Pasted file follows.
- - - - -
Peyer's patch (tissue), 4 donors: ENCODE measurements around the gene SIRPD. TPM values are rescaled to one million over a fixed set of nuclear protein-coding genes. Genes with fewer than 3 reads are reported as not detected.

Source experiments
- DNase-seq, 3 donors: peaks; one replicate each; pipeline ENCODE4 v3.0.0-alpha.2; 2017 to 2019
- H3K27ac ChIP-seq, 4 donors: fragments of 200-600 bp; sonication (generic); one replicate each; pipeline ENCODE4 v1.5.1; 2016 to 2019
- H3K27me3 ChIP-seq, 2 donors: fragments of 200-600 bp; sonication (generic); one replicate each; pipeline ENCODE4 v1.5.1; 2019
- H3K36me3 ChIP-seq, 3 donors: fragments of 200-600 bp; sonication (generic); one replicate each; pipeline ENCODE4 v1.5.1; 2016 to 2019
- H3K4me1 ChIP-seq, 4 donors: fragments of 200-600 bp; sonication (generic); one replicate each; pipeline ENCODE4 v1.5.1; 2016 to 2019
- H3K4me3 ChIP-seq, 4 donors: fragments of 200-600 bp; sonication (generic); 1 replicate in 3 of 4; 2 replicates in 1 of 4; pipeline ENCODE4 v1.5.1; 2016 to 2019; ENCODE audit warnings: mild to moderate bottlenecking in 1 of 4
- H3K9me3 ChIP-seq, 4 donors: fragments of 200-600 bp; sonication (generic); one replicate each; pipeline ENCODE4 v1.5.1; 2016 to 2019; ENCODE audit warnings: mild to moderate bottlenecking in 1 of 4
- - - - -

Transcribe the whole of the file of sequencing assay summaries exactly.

Peyer's patch (tissue), 4 donors: ENCODE measurements around the gene SIRPD. TPM values are rescaled to one million over a fixed set of nuclear protein-coding genes. Genes with fewer than 3 reads are reported as not detected.

Source experiments
- DNase-seq, 3 donors: peaks; one replicate each; pipeline ENCODE4 v3.0.0-alpha.2; 2017 to 2019
- H3K27ac ChIP-seq, 4 donors: fragments of 200-600 bp; sonication (generic); one replicate each; pipeline ENCODE4 v1.5.1; 2016 to 2019
- H3K27me3 ChIP-seq, 2 donors: fragments of 200-600 bp; sonication (generic); one replicate each; pipeline ENCODE4 v1.5.1; 2019
- H3K36me3 ChIP-seq, 3 donors: fragments of 200-600 bp; sonication (generic); one replicate each; pipeline ENCODE4 v1.5.1; 2016 to 2019
- H3K4me1 ChIP-seq, 4 donors: fragments of 200-600 bp; sonication (generic); one replicate each; pipeline ENCODE4 v1.5.1; 2016 to 2019
- H3K4me3 ChIP-seq, 4 donors: fragments of 200-600 bp; sonication (generic); 1 replicate in 3 of 4; 2 replicates in 1 of 4; pipeline ENCODE4 v1.5.1; 2016 to 2019; ENCODE audit warnings: mild to moderate bottlenecking in 1 of 4
- H3K9me3 ChIP-seq, 4 donors: fragments of 200-600 bp; sonication (generic); one replicate each; pipeline ENCODE4 v1.5.1; 2016 to 2019; ENCODE audit warnings: mild to moderate bottlenecking in 1 of 4